Penger brukes som instrument ved oppgjør mellom parter i økonomiske transaksjoner. Betalingsoppgjør skjer ved at det overføres betalingsmidler mellom partene. Sedler og mynt omtales som lovlige eller frigjørende betalingsmidler, siden debitorer kan kreve å innfri sin gjeld ved hjelp av disse. For at penger skal fungere som transaksjonsmiddel, må de være tilgjengelige og aktørene i økonomien må ha tillit til dem.
Verdioppbevaringsmiddel
Penger brukes også som verdioppbevaringsmiddel. Anekdotiske eksempler er “sølvpenger på kistebunnen”, “sedler i madrassen” eller “penger i banken”. For at penger skal fungere som verdioppbevaringsmiddel, må aktørene ha tillit til at pengenes verdi blir opprettholdt over tid. Men det er lett å finne eksempler der tilliten til pengenes verdi er blitt undergravet.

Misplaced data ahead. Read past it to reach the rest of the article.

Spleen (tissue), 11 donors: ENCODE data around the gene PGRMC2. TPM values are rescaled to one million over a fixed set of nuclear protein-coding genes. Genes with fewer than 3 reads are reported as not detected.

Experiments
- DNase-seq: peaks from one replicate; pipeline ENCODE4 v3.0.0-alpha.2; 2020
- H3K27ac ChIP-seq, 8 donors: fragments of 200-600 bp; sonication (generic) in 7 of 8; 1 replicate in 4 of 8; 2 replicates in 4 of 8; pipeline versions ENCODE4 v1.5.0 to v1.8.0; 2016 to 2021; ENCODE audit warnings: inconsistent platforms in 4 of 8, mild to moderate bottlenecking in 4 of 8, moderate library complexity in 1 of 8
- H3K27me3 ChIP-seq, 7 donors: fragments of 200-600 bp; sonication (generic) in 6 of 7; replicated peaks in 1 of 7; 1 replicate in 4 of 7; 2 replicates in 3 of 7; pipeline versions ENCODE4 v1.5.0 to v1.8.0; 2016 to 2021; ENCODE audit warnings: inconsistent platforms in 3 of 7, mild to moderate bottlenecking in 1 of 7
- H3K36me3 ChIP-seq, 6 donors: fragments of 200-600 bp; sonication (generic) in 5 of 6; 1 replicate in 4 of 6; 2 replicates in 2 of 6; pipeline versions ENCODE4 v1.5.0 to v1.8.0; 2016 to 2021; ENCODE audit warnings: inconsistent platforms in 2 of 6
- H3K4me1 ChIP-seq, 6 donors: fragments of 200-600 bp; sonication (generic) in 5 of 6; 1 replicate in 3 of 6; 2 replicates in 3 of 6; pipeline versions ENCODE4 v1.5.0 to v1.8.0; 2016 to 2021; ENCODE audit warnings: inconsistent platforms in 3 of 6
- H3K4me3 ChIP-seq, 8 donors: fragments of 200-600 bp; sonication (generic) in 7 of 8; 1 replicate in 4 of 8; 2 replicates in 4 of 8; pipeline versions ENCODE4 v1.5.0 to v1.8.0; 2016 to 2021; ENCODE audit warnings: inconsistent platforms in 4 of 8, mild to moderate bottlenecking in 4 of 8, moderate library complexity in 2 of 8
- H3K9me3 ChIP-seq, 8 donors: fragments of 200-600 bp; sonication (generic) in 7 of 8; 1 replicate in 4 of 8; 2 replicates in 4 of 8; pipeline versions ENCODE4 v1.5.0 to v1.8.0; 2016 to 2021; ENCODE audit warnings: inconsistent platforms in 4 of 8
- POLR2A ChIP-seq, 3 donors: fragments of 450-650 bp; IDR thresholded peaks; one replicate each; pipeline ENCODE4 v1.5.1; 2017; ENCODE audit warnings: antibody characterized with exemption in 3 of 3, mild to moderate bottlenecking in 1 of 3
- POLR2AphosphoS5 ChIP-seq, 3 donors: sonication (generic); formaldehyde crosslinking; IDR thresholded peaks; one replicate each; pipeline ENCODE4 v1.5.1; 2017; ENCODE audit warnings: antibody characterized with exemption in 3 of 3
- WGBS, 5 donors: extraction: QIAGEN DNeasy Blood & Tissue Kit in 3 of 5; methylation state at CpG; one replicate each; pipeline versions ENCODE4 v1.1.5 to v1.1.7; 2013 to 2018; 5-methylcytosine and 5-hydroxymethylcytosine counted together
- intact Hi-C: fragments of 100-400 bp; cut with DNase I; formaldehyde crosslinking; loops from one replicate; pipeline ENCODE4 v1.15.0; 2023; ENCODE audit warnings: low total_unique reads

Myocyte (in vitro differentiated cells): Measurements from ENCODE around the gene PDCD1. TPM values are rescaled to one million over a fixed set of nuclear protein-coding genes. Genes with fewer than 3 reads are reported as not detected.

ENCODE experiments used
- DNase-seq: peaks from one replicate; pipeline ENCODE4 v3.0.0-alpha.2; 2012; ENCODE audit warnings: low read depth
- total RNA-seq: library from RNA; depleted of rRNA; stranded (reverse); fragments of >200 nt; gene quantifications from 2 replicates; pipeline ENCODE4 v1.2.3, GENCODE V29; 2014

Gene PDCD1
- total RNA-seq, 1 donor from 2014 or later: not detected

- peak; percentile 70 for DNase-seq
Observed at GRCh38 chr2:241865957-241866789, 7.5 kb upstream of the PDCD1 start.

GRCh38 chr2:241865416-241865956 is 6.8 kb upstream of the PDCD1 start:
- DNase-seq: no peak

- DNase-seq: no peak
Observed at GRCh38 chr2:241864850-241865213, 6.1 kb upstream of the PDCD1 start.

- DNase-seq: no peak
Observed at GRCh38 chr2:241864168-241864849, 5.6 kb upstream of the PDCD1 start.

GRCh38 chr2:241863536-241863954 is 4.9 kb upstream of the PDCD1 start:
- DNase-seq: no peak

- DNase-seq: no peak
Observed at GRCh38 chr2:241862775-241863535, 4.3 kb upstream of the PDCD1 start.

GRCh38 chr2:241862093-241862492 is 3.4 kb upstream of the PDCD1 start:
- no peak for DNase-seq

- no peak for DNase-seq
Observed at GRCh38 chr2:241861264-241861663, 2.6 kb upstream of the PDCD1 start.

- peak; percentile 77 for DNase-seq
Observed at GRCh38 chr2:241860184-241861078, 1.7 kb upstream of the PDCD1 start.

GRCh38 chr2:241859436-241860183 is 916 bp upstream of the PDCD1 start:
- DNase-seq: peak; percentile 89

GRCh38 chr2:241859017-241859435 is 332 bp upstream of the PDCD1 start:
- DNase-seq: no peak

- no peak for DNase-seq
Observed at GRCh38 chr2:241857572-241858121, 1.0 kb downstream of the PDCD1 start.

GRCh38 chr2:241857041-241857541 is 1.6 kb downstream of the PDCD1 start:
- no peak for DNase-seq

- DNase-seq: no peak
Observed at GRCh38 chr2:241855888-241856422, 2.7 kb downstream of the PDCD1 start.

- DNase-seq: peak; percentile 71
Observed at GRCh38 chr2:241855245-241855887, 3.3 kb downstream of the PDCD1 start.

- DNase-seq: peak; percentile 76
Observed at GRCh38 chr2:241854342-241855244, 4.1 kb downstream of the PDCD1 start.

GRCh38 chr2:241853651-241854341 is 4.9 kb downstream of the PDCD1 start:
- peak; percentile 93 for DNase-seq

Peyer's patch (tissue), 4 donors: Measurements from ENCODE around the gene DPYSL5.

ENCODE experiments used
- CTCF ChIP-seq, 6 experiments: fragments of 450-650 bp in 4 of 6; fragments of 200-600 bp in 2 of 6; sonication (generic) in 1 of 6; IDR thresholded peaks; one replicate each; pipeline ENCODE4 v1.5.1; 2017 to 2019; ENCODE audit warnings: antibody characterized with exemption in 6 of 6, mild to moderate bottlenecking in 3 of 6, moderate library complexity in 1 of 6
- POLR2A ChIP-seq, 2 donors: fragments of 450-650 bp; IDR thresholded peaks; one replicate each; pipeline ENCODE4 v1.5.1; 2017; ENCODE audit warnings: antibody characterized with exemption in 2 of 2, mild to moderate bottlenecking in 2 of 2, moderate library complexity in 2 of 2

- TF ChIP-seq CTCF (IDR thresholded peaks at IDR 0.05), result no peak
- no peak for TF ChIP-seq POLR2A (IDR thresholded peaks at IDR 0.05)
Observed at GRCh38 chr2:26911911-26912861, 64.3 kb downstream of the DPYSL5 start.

Under metallmyntstandard vil utmynting med for lavt metallinnhold ødelegge tilliten til myntene fordi det i praksis vil være vanskelig å skille god og dårlig mynt fra hverandre.
   Under papirmyntstandard vil overdreven bruk av seddelpressen undergrave tilliten til pengesedlene på grunn av inflasjon. Penger som faller i verdi på denne måten mister tillit, og aktørene vil forsøke å unngå dem ved å flytte formuen til andre formuesobjekter.
Tilbakeblikk på norske pengehistorie av Øyvind Eitrheim og Jan F. Quigstad (red.)